Alert Sounds for the VA Gulf War Task Force to Get it Right This Time and Alert for the Veterans of the Gulf War 1990-91 with Respiratory Complaints


Gulf War Veterans that have had extensive respiratory changes in basic measurement on lung functions and vital capacity need to remember to assess data gather in the early 90’s during the Comprehensive Clinical Evaluation Examination Program(CCEEP) and their medical records since those examinations. The veterans might also want to assess any of the DOD required physicals for documentation of respiratory functions.

Again the VA needs to look to the past records of WWI veterans with Mustard gas exposures and to the two landmark Gulf War illness Reports ie Senator Reigle and Senator Rockfeller in 1994. We are encouraged by the new spirit that appears to be at VA Headquarters in DC. The 2 reports mentioned approve may still have classified versions of the reports. In addition the Senate Select Committee had a report that was done on Gulf War Exposures that needs to be dusted off and reviewed.

Gulf War Veterans 90-91 that have had significant respiratory problems need to have a look at the following two Research articles that relate Respiratory problems with Mustard Gas.
Hum Exp Toxicol. 2009 Dec;28(12):739-45.

Highly sensitive C-reactive protein levels in Iranian patients with pulmonary complication of sulfur mustard poisoning and its correlation with severity of airway diseases.
Attaran D, Lari SM, Khajehdaluee M, Ayatollahi H, Towhidi M, Asnaashari A, Marallu HG, Mazloomi M, Mood MB.

Lung disease and tuberculosis research center, Mashhad University of Medical Sciences, Iran.

BACKGROUND: Sulfur mustard (SM) is a chemical warfare agent that can cause serious pulmonary complications. This study was designed to determine serum highly sensitive C-reactive protein (hs-CRP) and evaluate its correlation with lung function parameters in patients with chronic obstructive pulmonary disease (COPD) due to SM poisoning. METHODS: Fifty consecutive SM patients with stable COPD and a mean age 46.3 +/- 9.18 years were enrolled in this cross sectional study. Thirty healthy men were selected as controls. Lung function parameters were evaluated. Serum hs-CRP by immunoturbidometry assay was measured in both the patients and controls. RESULTS: In the case group, the mean forced expiratory volume in one second (FEV1) was 2.14 +/- 0.76 L (58.98% +/- 17.51% predicted). The mean serum hs-CRP was 9.4 +/- 6.78 SD and 3.9 +/- 1.92 SD mg/L in the cases and controls, respectively, with significant statistical differences (p < .001). There was negative correlation between the serum hs-CRP and FEV1 levels (p = .01). The serum hs-CRP levels were also correlated with Global Initiative for Chronic Obstructive Lung disease (GOLD) stages (r = .45, p < .001).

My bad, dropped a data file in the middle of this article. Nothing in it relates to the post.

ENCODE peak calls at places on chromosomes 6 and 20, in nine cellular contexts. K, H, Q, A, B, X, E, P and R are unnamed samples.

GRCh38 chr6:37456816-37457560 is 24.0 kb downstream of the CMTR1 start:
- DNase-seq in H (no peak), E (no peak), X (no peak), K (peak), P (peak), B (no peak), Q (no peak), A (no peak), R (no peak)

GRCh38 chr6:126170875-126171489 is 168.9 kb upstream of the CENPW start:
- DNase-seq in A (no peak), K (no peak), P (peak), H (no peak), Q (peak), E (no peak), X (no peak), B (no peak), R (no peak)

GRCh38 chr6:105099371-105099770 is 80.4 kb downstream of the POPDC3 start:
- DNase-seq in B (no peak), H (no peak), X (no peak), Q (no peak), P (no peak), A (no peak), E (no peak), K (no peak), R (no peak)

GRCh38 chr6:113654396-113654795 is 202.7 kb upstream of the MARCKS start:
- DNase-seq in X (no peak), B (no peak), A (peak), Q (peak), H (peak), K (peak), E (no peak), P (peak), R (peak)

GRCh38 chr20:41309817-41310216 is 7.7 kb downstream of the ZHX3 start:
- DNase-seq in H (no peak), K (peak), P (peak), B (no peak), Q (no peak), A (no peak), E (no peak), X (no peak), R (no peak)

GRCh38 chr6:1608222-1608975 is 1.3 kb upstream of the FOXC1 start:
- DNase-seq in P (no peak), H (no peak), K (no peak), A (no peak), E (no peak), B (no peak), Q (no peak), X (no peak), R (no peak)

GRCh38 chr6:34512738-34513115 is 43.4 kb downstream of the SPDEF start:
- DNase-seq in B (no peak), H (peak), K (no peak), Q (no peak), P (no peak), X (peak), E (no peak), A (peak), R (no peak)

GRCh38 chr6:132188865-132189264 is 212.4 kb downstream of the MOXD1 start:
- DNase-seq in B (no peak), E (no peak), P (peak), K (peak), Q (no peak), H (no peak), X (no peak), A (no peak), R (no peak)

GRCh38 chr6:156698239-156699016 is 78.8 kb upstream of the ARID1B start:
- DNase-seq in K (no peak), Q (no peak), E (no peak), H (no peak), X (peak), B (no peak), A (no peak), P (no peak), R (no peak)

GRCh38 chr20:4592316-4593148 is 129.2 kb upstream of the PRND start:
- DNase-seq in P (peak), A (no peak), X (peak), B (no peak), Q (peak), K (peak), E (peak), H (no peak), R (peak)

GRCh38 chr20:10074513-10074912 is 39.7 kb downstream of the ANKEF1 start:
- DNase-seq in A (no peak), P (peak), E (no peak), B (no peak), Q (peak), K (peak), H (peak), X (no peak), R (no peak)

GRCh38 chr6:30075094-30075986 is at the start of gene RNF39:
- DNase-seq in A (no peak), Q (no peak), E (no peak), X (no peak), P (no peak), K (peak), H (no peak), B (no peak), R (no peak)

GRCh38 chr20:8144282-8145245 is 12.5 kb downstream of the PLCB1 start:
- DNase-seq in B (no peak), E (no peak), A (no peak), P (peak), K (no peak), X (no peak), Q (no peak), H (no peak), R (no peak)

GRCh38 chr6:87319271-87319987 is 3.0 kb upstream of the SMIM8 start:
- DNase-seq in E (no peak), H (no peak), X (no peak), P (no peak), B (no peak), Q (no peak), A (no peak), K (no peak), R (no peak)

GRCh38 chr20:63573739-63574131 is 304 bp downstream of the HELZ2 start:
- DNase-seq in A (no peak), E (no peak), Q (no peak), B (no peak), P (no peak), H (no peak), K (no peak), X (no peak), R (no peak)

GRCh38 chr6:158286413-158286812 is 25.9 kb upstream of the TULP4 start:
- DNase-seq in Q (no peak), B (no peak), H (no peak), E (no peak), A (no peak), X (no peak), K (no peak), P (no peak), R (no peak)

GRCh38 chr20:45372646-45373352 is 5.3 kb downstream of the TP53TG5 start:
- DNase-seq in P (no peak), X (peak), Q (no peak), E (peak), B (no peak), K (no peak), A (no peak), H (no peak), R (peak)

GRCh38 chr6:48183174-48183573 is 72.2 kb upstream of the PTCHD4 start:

CONCLUSIONS: Our findings suggest that the serum hs-CRP level is increased in SM patients with COPD and may have a direct correlation with disease severity. It may then be used as a marker for the severity of COPD in patients with SM poisoning. PMID: 19919970 [PubMed – indexed for MEDLINE]


 J Med Toxicol. 2009 Dec;5(4):191-5. Long-term complications of sulphur mustard poisoning in intoxicated Iranian veterans. Namazi S, Niknahad H, Razmkhah H. Department of Clinical Pharmacy, Faculty of Pharmacy, Shiraz University of Medical Science, Shiraz, Iran.

INTRODUCTION: Sulphur mustard (SM) is an alkylating chemical warfare agent that was widely used during the Iran-Iraq conflict(1980-1988). Delayed complications of SM in different organs were evaluated in this study. METHODS: This cross-sectional study was performed from March 2005 to June 2006. The Veterans Foundation provided us with the files of all chemical warfare-poisoned patients in the province of Fars, Iran. Clinical manifestations, laboratory data, and demographic characteristics of the patients were recorded from their files and a face-to-face interviews. Data analysis was performed by student t test statistical method. RESULTS: A total of 134 patients were enrolled in the study. The age range of the patients was 32-45 (37.2+/-9) years. SM poisoning was confirmed 19.5+/-1.6 (17-22) years after initial exposure. The duration of exposure in patients was 13.35+/-8.7 (1.5-48) hours. The most common complication was found in the lungs (100%), skin (82.84%), and eyes (77.61%). The most frequent medications used for the treatment of these complications were: bronchodilators, drugs used for dermatological problems, and drugs used for ocular complications. Analytical study showed no association between the age of exposed patients and the severity of toxic complications (p>.05), but there was a significant association between the duration of exposure and the number of complications (p<.05).

CONCLUSION: Results of this study indicate that respiratory complications generally increase over time. Therefore, follow-up of veterans exposed to SM is recommended. This may lead to early diagnosis of SM complications and help prevent the late manifestations of this toxicity.

PMID: 19876850 [PubMed – indexed for MEDLINE]


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